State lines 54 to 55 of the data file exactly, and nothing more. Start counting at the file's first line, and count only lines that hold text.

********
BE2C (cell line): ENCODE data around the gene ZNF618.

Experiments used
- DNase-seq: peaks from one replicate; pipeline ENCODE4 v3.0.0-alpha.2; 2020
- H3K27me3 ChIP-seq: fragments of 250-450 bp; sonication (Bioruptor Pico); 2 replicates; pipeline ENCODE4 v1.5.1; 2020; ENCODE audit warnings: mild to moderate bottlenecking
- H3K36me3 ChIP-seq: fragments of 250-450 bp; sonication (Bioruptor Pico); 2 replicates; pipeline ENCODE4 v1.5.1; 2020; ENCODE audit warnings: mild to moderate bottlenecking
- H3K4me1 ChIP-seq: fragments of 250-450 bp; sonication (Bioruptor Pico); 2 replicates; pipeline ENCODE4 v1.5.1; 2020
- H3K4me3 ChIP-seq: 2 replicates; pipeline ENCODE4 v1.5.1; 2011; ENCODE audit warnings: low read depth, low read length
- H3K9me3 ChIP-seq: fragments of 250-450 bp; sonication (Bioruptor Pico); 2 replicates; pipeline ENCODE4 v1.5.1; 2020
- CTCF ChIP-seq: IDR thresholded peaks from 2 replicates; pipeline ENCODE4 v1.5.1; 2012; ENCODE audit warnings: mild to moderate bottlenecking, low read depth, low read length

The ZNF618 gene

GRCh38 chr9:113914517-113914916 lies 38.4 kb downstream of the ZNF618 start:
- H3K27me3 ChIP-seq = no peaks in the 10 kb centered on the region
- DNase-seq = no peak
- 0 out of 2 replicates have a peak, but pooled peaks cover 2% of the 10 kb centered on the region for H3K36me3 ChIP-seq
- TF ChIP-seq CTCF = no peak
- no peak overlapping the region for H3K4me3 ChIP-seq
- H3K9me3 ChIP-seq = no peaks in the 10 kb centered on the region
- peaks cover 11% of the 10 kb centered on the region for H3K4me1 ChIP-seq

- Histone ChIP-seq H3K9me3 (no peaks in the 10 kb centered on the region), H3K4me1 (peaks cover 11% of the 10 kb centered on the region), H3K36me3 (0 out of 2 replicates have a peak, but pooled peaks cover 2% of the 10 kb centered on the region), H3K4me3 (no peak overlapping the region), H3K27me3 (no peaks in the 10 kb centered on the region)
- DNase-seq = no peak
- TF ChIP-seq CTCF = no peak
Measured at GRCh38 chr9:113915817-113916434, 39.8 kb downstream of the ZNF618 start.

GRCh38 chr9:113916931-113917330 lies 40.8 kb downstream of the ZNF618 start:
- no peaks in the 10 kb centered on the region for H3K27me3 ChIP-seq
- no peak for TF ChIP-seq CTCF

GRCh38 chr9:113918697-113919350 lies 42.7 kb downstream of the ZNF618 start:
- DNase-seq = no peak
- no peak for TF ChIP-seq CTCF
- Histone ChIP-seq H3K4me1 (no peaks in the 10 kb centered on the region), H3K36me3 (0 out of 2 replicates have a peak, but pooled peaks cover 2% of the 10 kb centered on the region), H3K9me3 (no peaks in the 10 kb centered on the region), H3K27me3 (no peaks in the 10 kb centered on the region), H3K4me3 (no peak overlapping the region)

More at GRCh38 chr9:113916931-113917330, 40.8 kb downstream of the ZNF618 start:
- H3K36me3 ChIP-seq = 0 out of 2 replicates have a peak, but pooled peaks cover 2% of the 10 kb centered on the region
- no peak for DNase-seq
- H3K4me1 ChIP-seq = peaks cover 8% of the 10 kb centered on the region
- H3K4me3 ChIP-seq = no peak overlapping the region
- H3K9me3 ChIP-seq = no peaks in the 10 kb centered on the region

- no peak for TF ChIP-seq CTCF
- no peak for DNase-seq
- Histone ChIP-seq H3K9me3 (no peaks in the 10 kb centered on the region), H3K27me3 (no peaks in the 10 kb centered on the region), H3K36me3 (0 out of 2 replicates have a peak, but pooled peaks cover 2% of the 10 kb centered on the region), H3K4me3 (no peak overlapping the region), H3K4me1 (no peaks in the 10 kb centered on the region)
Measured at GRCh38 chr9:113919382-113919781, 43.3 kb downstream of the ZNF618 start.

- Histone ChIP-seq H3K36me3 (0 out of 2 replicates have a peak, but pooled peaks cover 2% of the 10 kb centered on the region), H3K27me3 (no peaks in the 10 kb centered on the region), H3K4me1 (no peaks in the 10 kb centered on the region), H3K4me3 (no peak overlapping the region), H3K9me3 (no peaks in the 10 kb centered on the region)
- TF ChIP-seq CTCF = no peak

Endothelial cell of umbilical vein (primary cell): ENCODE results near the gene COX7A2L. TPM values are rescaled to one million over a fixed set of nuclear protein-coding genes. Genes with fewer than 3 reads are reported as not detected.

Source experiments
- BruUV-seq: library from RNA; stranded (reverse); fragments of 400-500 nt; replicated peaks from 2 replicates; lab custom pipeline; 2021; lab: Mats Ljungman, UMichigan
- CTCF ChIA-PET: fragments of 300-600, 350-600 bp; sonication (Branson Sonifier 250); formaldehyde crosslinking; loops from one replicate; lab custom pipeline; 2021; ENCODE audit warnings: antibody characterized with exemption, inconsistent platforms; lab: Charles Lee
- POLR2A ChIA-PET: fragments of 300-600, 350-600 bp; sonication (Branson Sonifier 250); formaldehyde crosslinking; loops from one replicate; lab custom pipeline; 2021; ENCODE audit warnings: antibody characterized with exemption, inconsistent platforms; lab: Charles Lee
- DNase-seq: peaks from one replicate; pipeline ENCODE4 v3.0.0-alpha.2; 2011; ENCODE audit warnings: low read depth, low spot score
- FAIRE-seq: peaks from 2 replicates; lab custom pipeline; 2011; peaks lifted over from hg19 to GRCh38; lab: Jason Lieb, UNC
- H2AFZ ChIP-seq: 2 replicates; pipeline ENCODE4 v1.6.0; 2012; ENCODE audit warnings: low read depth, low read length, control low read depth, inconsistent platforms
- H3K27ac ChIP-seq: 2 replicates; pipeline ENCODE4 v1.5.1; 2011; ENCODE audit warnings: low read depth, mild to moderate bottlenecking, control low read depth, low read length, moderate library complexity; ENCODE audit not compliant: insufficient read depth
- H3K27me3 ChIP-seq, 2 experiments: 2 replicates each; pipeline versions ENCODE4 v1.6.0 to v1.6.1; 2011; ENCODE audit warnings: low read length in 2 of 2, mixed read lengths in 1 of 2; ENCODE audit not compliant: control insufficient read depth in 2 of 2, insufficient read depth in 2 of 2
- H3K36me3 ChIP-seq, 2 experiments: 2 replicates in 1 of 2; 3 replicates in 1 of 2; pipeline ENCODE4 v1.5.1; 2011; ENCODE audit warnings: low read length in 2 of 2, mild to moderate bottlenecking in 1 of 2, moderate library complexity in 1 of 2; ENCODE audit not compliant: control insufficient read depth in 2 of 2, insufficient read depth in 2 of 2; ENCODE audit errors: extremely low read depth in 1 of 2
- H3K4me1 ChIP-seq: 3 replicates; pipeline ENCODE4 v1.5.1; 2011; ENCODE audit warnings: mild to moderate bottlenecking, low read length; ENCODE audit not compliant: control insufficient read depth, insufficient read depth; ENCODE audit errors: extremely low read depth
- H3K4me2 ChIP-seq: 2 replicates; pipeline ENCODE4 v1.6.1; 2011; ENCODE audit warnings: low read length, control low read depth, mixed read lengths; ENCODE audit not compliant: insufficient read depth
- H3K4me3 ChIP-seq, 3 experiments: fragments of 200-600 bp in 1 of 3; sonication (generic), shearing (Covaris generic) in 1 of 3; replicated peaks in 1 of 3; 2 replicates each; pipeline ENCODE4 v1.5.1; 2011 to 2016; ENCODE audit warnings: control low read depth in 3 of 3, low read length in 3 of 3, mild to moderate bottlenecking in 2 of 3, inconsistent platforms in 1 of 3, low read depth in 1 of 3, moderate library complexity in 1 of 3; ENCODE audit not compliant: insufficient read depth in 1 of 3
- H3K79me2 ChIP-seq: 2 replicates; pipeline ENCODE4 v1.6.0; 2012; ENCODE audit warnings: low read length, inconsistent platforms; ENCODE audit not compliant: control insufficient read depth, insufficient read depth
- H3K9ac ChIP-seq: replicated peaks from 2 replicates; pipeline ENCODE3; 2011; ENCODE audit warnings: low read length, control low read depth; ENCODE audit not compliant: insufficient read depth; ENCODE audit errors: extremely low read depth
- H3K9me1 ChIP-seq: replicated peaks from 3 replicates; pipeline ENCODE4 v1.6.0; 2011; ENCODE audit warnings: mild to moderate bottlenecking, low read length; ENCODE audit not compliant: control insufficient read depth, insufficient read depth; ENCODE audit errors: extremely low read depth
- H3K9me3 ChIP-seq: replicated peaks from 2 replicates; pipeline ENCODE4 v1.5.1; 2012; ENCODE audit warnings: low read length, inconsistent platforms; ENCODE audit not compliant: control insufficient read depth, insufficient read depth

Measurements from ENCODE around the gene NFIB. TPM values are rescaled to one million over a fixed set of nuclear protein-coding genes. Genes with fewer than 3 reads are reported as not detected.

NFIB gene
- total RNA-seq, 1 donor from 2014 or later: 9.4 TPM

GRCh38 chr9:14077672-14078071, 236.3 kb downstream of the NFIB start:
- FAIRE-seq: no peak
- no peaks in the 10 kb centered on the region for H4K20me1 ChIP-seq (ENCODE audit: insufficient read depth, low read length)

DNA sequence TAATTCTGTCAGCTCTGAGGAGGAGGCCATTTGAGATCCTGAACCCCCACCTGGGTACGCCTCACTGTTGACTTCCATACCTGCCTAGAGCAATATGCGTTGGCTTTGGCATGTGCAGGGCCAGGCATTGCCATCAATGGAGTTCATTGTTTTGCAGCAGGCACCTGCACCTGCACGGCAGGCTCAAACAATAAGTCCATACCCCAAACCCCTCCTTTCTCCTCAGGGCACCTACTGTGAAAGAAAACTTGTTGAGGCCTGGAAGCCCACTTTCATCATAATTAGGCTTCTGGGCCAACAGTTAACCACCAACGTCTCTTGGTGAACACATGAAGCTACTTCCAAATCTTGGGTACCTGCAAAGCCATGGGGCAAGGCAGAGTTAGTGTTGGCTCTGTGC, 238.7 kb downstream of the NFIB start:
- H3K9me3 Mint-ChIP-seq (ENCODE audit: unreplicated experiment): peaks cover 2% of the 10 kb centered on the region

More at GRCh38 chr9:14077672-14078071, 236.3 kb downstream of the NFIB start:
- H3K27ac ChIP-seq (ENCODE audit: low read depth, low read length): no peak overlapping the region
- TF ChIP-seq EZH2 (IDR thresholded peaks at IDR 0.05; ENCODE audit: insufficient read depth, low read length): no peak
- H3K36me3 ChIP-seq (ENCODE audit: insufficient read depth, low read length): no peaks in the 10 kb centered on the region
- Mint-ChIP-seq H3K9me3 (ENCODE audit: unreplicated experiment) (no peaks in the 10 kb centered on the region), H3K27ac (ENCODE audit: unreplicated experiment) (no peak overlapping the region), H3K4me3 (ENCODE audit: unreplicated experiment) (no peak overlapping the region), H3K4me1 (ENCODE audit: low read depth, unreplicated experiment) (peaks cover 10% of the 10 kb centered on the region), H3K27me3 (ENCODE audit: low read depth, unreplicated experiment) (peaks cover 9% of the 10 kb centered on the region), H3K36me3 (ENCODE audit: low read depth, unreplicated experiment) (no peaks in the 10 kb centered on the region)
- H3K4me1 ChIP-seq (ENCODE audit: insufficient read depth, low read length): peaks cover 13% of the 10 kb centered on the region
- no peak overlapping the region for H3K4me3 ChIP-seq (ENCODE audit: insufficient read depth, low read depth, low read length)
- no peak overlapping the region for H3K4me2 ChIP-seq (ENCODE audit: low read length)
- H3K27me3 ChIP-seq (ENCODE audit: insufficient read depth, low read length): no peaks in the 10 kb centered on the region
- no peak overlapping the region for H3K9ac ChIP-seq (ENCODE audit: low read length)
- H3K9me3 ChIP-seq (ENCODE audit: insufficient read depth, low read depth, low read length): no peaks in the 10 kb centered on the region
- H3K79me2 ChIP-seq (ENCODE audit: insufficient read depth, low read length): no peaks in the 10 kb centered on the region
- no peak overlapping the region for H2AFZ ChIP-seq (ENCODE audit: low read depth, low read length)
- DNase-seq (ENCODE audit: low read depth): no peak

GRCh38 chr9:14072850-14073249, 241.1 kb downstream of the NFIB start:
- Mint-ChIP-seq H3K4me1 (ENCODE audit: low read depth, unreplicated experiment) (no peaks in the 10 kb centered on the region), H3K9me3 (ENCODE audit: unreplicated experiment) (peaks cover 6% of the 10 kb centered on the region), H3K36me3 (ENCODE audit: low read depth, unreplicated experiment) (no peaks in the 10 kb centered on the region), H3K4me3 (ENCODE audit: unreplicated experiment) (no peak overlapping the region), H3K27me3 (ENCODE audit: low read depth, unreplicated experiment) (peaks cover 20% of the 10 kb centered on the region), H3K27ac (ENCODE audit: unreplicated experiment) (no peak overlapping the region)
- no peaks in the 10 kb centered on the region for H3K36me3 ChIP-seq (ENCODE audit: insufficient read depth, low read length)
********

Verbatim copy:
- H3K4me2 ChIP-seq: 2 replicates; pipeline ENCODE4 v1.6.1; 2011; ENCODE audit warnings: low read length, control low read depth, mixed read lengths; ENCODE audit not compliant: insufficient read depth
- H3K4me3 ChIP-seq, 3 experiments: fragments of 200-600 bp in 1 of 3; sonication (generic), shearing (Covaris generic) in 1 of 3; replicated peaks in 1 of 3; 2 replicates each; pipeline ENCODE4 v1.5.1; 2011 to 2016; ENCODE audit warnings: control low read depth in 3 of 3, low read length in 3 of 3, mild to moderate bottlenecking in 2 of 3, inconsistent platforms in 1 of 3, low read depth in 1 of 3, moderate library complexity in 1 of 3; ENCODE audit not compliant: insufficient read depth in 1 of 3